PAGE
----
An architecture for Phaser JS + Redux

I've built a few games now with Phaser, and I think I've found a generally good mental groove for writing easily tested TypeScript games. In rough, user inputs trigger redux actions, which updates state, and optionally triggering UI Updates from the game renderer.


Oddly enough, for some of the games I'm making I want to avoid tying too closely to the game engine. There's a non-zero possibility that it will need to render the same game but in more than just a canvas ( e.g. a static svg) and so I want to keep as much logic in 'plain old JS' - this disconnect of 'game' from 'renderer' is not a foreign concept (games working with openGL vs DirectX comes to mind) but this introduces a really important seam for composition and testing.


  • Game Props - The parts of the game's level setup which are constant. This ranges from game config (original version of the board, colour scheme, game mode settings etc)

  • Game State - The parts of the game which change (moves made, words found, tiles removed, user selection states)

  • Renderer - A way to display the current props + state, y'know, the game bit

  • Redux - A state management library which constrains the set of places the games state can change into a single place. Renderers can subscribe to know when changes have been made.

  • Redux Store - A five euro name for a 10 cents idea, it's just the name of the db for the JSON and the API for subscriptions

  • Redux Actions - It is the renderer's responsibility to tell the game engine that the state should change, this is done by sending redux actions into the games state. An action is basically a message sent to the store.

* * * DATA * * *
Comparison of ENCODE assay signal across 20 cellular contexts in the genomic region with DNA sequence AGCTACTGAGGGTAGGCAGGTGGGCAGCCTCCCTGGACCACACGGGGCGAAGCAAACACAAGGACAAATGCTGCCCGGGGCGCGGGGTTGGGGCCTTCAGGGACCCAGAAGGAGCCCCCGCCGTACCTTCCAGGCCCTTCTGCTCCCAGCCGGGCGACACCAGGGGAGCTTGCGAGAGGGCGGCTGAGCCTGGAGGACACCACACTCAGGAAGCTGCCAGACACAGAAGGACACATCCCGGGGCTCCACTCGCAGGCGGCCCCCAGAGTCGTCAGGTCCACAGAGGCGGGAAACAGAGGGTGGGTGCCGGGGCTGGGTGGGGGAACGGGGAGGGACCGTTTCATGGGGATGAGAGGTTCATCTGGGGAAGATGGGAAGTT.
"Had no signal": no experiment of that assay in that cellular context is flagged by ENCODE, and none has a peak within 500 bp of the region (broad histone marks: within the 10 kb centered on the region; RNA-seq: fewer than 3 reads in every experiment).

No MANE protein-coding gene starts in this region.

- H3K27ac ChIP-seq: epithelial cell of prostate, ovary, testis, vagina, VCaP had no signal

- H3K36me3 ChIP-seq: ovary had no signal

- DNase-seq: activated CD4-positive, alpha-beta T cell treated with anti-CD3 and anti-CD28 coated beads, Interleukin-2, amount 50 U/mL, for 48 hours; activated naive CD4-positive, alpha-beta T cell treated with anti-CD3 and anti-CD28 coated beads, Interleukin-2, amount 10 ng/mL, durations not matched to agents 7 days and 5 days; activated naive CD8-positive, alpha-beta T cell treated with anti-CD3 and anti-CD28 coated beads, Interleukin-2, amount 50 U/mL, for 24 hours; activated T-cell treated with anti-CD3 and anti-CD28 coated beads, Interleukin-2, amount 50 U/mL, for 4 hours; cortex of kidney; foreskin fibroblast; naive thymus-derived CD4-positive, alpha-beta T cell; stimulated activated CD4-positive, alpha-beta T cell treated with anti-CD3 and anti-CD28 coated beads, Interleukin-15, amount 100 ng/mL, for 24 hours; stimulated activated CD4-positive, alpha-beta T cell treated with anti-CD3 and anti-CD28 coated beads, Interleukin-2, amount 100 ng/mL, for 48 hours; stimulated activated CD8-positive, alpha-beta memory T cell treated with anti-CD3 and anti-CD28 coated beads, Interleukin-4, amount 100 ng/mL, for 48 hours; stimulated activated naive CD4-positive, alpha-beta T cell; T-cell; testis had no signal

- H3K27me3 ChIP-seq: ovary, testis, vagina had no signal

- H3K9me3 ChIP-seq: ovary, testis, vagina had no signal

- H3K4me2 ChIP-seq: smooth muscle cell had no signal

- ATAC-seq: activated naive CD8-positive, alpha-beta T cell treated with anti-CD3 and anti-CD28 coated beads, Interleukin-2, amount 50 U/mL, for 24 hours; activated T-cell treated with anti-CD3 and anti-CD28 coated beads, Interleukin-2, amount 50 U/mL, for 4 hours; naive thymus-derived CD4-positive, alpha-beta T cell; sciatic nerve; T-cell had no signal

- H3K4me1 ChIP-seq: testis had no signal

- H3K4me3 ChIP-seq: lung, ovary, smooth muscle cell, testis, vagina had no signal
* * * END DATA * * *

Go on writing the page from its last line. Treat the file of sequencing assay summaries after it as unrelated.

A flow diagram of the upcoming text


Let's take a game of Typeshift as an example. That link will let you play the game too BTW.

pic of the game Typeshift

We'd need to start by having Props which look something like:

interface GameProps {
style: { text: string, tileBG: string, tileFoundBG: string },
columns: Array<{ letters: string[] }>

Then, because we know as you go through the game finding words and selecting letters, we'll need some sort of way to describe the changes from the original baseline, where here I moved the first column down by one:

pic of the game Typeshift with words found

We'll mix those props in with the changing settings:

interface GameState {
// Integer offset from center
columnOffsets: number[]
// E.g. what should be highlighted for keyboard input
selectedColumn?: number
// Tiles which have been found, goal is to get them all found
foundLetters: Position[]
// Words found in the process
foundWords: string[]
// More on this later
uiUpdates: UIUpdate[]
} & GameProps

So, to start up the game we'd need a way to grab or generate the props and state. Then this can be put into the Redux store. Once the store is ready, then you can create a renderer.

As we're talking about Phaser, that means making a Phaser Scene which subscribes to the Redux store.

const props = await host.getProps()
const state = await host.getState()
const store = createGameStore(props, state)
const scene = new TypeshiftScene("main", { store })
const config: Phaser.Types.Core.GameConfig = {
type: Phaser.AUTO,
width: "100%",
height: "100%",
backgroundColor: "#fac24f",
parent: "game",
scene: [scene],
const game = new Phaser.Game(config)
// @ts-ignore = game